Hurricane Irma weakened to a Category 2 hurricane on Sunday as its winds – described as a “low howl” by those still in Florida – slowed to 110 mph, but the monster storm had already ripped up trees, spawned tornado warnings, flooded streets, and was threatening a storm surge that could swamp cities in southern Florida, scientists said.
At least three people in Florida have been killed, the BBC reported Sunday evening. More than 2.3 million were without power, and 70,000 were hunkering down in shelters.
“The windows are shaking and the wind outside is blowing,” New York Times correspondent Frances Robles wrote from Miami on Sunday morning, before Irma made landfall. “Every few minutes, you can hear the faint sound of a tornado alarm coming from someone’s phone or computer. The trees outside are not bending as much as I thought they would.”
By Sunday afternoon, the center of the Hurricane Irma made had reached the coast near Naples, Florida, threatening a 15-foot storm surge. Waters on the Gulf Coast of Florida had risen four feet by 6 p.m. local time, the NWS office in Louisville tweeted.
The National Hurricane Center advised anyone who hadn’t evacuated from Naples, Marco Island and the surrounding area to move away from the coast.
The eyewall – the strongest portion of the storm around Hurricane Irma’s eye – was hammering Fort Myers on Sunday evening as the monster storm moved toward Tampa Bay.
The National Weather Service sent out a tornado advisory for central Florida as Irma’s violent winds spawned severe thunderstorms in the region.
“TAKE COVER NOW! Move to an interior room on the lowest floor of a sturdy building. Avoid windows. If you are outdoors, in a mobile home, or in a vehicle, move to the closest substantial shelter and protect yourself from flying debris,” the agency said.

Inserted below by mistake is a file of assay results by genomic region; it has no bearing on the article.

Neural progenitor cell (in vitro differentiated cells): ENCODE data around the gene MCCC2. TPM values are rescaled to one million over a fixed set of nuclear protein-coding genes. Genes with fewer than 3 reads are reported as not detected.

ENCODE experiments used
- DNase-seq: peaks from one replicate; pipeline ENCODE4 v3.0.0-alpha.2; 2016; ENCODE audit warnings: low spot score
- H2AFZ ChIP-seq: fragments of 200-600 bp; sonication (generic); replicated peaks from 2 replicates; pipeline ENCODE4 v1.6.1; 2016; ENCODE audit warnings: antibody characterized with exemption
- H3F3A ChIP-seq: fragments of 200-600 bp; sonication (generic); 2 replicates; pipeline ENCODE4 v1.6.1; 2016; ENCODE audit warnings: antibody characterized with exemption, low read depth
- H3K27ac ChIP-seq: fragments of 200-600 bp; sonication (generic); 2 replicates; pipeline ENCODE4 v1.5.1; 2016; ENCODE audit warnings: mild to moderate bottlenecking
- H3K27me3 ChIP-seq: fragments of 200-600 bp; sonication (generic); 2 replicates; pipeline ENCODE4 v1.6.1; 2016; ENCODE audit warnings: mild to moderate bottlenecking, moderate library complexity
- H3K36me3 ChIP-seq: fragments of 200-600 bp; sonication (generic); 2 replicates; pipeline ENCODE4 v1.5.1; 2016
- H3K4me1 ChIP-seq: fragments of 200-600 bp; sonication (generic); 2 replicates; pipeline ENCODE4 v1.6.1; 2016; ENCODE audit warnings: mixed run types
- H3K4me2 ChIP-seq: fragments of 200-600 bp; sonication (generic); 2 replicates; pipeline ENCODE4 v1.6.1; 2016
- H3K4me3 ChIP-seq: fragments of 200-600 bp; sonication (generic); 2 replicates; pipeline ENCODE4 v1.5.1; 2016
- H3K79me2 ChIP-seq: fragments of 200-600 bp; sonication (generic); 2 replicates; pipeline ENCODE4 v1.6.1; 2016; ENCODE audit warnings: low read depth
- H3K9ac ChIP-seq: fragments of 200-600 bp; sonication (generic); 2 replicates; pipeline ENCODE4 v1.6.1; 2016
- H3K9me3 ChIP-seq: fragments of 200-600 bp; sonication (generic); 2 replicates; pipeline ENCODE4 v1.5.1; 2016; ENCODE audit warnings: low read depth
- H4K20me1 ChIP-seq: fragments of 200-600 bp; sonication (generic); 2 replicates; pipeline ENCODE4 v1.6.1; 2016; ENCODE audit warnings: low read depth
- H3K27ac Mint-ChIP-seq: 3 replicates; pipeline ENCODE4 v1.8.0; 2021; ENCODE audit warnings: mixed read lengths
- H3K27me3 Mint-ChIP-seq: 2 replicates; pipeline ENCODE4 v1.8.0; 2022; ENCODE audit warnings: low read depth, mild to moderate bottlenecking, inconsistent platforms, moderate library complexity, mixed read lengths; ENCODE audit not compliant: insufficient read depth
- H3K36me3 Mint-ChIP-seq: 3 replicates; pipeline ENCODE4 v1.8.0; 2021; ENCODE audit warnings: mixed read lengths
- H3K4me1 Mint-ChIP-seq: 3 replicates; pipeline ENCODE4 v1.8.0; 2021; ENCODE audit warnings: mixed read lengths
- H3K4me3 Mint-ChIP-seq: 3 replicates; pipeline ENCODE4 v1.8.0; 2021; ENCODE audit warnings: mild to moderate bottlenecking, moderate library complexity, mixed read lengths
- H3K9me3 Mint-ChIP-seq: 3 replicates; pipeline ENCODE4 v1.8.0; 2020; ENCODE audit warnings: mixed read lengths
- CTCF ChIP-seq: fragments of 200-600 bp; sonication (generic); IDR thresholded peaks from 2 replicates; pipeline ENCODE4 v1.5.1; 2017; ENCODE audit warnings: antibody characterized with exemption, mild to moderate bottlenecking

Storm surge warnings were also in place for parts of Miami beach, Tampa Bay and the Florida Keys. Video posted by USA Today showed the surge engulfing neighborhoods in Miami.
“A Storm Surge Warning means there is a danger of life-threatening inundation, from rising water moving inland from the coastline, during the next 36 hours in the indicated locations,” a National Hurricane Center alert said.
As people fled their homes, several Florida cities and Miami-Dade County established curfews to prevent looting.
President Donald Trump promised emergency aid and approved a disaster declaration on Sunday. The federal funding included temporary housing grants, the BBC reported. Trump signed H.R. 601, which diverts more than $15 billion to relief efforts in the wake of Hurricane Irma, Hurricane Harvey and western wildfires, on Friday.
Though weaker by Sunday afternoon, Irma was expected to remain at hurricane strength until Monday, meteorologists said.
Before reaching Florida, Hurricane Irma swept through the Caribbean, killing more than 25 people, leaving Puerto Rico without power and more than half the population of Barbuda homeless. In Cuba, Irma tore down houses and tore up trees.
At one point, sustained windspeeds of 185 mph and gusts topping 200 mph made it the strongest hurricane ever recorded.